6 Documentaries as Wild as "Tiger King"
If you have access to the internet, then you’ve likely been immersed in the deafening chatter surrounding “Tiger King.” I guess when you release a multi-part docuseries about an over-the-top Oklahoma man who owns 176 tigers, has five husbands, and talks about murdering a rival cat breeder, you’ll spark a few conversations. The now-notorious Netflix docuseries, about the bizarre and lawless world of big cat breeding, does not disappoint when it comes to jaw-dropping storylines and plot twists. But it’s probably safe to say that you’ve had your fill of the never-ending references and memes by now — we get it, the internet thinks Carole Baskin fed her ex-husband to a tiger. If you’re ready for a new strange and unpredictable story, here are five documentaries on Topic that are just as transfixing as “Tiger King.”
Terlingua, Texas is a tiny off-the-grid community, and I do mean tiny. The population is a mighty 58. In a place like this, it’s safe to say that everyone knows each other and life is simple and predictable. So when the beloved owner of the town bar is murdered, minds are bound to start spinning and questions will start flying. Soon the once-quiet community finds itself divided and, ultimately, the residents are forced to reevaluate themselves. “Badlands, Texas” follows the murder trial of Glenn Felts and the subsequent unraveling of a town that perhaps needed to be woken up from their usual existence anyway.
“Dear Zachary: A Letter to a Son About His Father” will make your blood boil and your jaw drop. The true crime documentary follows the murder of Andrew Bagby, who was shot point blank by a scorned lover. The story takes a dark turn when it’s revealed that she is pregnant with their baby, sparking a heartbreaking custody battle between Bagby’s parents and his murderer. Here comes the blood-boiling part: what Bagby’s parents had to endure — in addition to losing their son — to win custody of their only grandson is almost impossible to fathom, from negotiating with a psychopath, to battling international politics, and a massive betrayal that reopened old wounds.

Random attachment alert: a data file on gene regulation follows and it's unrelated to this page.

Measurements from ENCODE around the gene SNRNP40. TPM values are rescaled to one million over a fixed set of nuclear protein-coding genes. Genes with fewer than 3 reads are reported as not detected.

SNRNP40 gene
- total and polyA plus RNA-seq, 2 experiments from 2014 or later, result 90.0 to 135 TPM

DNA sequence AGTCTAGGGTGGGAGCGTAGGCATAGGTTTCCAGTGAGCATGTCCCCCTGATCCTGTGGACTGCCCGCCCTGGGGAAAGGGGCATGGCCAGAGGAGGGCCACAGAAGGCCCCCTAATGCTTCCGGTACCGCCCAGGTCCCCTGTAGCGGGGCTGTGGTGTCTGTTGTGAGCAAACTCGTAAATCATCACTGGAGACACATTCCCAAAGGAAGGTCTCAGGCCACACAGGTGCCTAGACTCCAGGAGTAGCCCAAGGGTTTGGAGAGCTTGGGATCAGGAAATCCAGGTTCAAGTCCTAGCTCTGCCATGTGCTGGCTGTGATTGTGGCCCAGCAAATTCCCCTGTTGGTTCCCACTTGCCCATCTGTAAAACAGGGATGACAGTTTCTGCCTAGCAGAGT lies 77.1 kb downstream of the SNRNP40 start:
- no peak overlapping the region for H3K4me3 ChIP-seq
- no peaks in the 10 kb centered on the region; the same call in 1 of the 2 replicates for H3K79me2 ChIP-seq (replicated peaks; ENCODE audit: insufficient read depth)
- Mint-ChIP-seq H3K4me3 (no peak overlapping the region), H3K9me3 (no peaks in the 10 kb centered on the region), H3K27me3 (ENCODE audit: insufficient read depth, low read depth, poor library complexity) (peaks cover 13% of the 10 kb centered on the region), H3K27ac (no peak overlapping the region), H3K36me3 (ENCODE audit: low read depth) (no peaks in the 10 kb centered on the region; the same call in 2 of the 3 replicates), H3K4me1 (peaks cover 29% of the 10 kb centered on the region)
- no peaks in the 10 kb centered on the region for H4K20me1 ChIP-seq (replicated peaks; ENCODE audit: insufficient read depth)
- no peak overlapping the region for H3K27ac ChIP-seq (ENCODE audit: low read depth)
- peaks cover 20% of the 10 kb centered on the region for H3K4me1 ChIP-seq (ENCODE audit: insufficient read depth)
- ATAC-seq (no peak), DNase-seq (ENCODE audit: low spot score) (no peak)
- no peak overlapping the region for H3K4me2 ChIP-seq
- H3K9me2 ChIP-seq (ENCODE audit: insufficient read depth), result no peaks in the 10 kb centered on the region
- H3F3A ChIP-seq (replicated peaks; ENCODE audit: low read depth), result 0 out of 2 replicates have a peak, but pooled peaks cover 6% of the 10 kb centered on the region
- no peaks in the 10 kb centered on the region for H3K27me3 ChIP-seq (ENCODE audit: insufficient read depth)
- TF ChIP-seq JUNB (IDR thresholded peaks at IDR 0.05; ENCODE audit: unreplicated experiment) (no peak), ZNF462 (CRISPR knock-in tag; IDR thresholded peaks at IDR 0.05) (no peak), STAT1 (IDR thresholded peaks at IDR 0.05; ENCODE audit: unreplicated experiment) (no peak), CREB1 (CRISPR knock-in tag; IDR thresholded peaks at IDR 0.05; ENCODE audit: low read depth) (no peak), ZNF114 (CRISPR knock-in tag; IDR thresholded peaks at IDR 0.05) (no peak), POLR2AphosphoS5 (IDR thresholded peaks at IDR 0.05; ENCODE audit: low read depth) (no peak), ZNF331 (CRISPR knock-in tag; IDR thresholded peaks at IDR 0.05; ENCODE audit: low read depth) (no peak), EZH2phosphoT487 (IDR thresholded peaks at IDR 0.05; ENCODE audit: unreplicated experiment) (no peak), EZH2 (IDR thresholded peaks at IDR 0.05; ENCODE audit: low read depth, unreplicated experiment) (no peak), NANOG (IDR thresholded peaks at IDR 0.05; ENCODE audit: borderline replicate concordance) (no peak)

“Death in the Terminal” captures the unfolding of a terrorist attack in an Israeli bus station, but the story is not at all what it seems. Told through security footage, cellphone videos, and eyewitness accounts, this chilling documentary hurls the viewer inside the chaos, with one resounding message: sometimes when you’re in the thick of it, you actually have no idea what the f*ck is going on. Eighteen minutes in, two men are dead, but who are they? Did officials stop the right person? Was there really a terrorist? “Death in the Terminal” uses the premise of a terrorist attack to expose the dangers of human judgment when clouded by fear, chaos, and prejudice.
It’s a classic tale of “it seemed like a good idea at the time.” In 1986, the city of Cleveland attempted to set the Guinness Book of World Records for the biggest balloon launch in history by simultaneously releasing 1.5 million balloons over the city. Besides not considering what would happen to 1.5 million pieces of litter, the organizers could have never imagined that their festive story would have such a tragic ending. And after all of that, the Guinness Book of World Records didn’t even end up recognizing the event. Talk about an epic fail.
Speaking of epic fails, how does a company get rid of a massive and embarrassing failure? Sometimes you have to literally bury it. In 1982, Atari was the most innovative gaming console in history, and the fastest-growing company in the world. Its head designer, Howard Scott Warshaw, was practically revered as a god in the gaming community. So how did he end up designing what is considered to be the worst video game of all time? “Atari: Game Over” is an eye-opening look at how one man’s hubris can topple an empire and the lengths a company will go to cover up their misstep. Now if only we could bury all of our embarrassing mistakes next to the E.T. game.
We all want to make more money. Wouldn’t it be nice if we could just...make more money? That expression takes on a whole new meaning in this docuseries that explores the craft of creating your own currency. The three-episode series follows the history of two alternative currencies in the U.S., BerkShares in Massachusetts — which is still in use today! — and the Liberty Dollar in Florida; two Copenhagen residents who use their art as currency; and Frank Bourassa, the self-declared “world’s greatest counterfeiter” who somehow only served six weeks in prison after being caught with $250 million worth of fake bills. So who wants to start a currency with us using toilet paper? Any takers?